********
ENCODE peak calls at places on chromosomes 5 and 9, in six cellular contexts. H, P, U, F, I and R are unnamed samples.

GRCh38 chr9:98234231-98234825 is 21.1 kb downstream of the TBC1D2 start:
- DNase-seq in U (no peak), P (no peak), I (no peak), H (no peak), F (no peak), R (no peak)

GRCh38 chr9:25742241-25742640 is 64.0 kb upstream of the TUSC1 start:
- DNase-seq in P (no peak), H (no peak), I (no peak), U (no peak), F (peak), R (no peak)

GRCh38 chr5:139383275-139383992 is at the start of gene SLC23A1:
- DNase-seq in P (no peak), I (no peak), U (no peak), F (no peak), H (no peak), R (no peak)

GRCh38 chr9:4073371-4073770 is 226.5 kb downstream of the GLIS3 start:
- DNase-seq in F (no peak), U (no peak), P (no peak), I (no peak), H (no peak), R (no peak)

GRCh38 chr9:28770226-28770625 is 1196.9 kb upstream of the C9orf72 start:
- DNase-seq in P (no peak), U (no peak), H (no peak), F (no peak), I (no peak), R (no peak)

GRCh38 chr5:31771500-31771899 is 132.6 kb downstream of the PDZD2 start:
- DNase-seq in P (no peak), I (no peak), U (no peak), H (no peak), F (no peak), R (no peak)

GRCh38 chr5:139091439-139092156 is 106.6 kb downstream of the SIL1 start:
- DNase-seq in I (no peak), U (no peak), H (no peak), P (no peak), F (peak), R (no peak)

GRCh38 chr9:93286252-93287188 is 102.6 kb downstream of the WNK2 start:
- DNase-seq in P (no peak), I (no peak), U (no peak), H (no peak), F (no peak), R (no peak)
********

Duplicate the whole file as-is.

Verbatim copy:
ENCODE peak calls at places on chromosomes 5 and 9, in six cellular contexts. H, P, U, F, I and R are unnamed samples.

GRCh38 chr9:98234231-98234825 is 21.1 kb downstream of the TBC1D2 start:
- DNase-seq in U (no peak), P (no peak), I (no peak), H (no peak), F (no peak), R (no peak)

GRCh38 chr9:25742241-25742640 is 64.0 kb upstream of the TUSC1 start:
- DNase-seq in P (no peak), H (no peak), I (no peak), U (no peak), F (peak), R (no peak)

GRCh38 chr5:139383275-139383992 is at the start of gene SLC23A1:
- DNase-seq in P (no peak), I (no peak), U (no peak), F (no peak), H (no peak), R (no peak)

GRCh38 chr9:4073371-4073770 is 226.5 kb downstream of the GLIS3 start:
- DNase-seq in F (no peak), U (no peak), P (no peak), I (no peak), H (no peak), R (no peak)

GRCh38 chr9:28770226-28770625 is 1196.9 kb upstream of the C9orf72 start:
- DNase-seq in P (no peak), U (no peak), H (no peak), F (no peak), I (no peak), R (no peak)

GRCh38 chr5:31771500-31771899 is 132.6 kb downstream of the PDZD2 start:
- DNase-seq in P (no peak), I (no peak), U (no peak), H (no peak), F (no peak), R (no peak)

GRCh38 chr5:139091439-139092156 is 106.6 kb downstream of the SIL1 start:
- DNase-seq in I (no peak), U (no peak), H (no peak), P (no peak), F (peak), R (no peak)

GRCh38 chr9:93286252-93287188 is 102.6 kb downstream of the WNK2 start:
- DNase-seq in P (no peak), I (no peak), U (no peak), H (no peak), F (no peak), R (no peak)